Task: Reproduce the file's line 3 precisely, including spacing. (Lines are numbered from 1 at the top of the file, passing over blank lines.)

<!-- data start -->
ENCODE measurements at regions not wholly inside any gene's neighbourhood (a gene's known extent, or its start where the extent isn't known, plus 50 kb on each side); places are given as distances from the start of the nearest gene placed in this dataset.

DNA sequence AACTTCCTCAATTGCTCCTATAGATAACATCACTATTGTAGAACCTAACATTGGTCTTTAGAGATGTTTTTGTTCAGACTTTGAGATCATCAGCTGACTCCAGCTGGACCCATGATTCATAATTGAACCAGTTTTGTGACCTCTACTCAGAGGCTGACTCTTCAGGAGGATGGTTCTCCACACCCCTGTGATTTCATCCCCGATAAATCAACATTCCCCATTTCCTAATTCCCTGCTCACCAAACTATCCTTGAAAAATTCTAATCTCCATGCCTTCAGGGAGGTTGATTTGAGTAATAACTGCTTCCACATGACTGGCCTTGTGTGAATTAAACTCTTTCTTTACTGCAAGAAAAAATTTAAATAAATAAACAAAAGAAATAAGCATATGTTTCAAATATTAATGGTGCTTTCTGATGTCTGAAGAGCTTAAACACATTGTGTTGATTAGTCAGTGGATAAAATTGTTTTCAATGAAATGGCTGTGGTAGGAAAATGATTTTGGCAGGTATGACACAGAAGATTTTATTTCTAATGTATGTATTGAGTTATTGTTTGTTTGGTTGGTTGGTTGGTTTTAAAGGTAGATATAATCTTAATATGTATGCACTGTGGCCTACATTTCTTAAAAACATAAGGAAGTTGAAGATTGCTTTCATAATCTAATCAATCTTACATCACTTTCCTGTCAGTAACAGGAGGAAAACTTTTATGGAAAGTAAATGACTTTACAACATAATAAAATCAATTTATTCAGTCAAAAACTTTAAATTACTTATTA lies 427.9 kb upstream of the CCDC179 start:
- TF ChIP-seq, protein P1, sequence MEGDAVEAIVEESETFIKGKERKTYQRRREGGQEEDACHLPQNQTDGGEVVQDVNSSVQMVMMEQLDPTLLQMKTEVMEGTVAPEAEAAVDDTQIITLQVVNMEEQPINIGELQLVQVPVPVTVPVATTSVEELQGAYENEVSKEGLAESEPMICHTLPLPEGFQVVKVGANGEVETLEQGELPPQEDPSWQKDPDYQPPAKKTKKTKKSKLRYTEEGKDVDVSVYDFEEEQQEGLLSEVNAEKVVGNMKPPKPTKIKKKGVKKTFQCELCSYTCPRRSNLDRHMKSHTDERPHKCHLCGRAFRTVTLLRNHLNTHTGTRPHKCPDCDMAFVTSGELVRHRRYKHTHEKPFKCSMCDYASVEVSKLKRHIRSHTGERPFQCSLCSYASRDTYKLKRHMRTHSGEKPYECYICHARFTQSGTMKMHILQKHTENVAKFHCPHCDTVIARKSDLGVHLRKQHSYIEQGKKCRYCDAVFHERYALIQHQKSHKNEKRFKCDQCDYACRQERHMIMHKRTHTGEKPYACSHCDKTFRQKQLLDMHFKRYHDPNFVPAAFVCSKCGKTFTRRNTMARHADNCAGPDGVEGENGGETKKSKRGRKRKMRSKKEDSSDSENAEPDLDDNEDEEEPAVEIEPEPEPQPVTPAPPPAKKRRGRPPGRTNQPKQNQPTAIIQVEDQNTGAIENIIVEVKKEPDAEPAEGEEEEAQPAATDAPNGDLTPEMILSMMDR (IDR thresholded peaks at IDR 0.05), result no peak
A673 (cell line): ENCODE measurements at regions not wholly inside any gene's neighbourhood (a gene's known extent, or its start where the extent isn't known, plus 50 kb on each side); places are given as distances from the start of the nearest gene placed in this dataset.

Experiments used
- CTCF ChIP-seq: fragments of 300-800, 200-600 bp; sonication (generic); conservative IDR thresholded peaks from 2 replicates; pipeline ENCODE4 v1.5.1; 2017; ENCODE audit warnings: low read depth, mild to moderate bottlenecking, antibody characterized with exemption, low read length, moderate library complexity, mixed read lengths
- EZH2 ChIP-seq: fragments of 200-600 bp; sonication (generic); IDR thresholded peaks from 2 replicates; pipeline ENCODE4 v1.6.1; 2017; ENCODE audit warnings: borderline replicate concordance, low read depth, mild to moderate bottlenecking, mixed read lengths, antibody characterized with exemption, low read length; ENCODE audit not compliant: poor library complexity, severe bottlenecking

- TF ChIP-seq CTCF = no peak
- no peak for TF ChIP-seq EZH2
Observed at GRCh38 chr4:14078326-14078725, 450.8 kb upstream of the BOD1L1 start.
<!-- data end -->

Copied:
- TF ChIP-seq, protein P1, sequence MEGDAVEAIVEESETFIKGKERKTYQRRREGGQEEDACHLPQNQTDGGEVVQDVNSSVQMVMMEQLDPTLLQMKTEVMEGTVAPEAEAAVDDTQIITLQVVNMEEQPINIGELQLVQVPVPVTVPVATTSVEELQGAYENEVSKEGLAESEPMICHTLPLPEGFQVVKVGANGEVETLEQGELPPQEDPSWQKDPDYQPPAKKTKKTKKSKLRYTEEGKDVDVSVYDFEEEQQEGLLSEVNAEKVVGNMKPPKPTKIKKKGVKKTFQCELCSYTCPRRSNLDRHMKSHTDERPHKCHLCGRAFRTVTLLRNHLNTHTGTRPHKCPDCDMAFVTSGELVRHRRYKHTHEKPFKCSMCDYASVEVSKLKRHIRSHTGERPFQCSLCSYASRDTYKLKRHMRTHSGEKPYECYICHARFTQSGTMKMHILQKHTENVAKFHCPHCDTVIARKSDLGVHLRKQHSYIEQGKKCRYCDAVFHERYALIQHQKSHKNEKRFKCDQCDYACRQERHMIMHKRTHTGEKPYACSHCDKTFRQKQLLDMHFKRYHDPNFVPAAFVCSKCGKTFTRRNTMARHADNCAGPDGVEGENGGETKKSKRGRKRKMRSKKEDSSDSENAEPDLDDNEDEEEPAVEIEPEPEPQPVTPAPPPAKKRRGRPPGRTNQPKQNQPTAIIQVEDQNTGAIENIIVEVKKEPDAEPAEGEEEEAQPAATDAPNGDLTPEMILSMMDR (IDR thresholded peaks at IDR 0.05), result no peak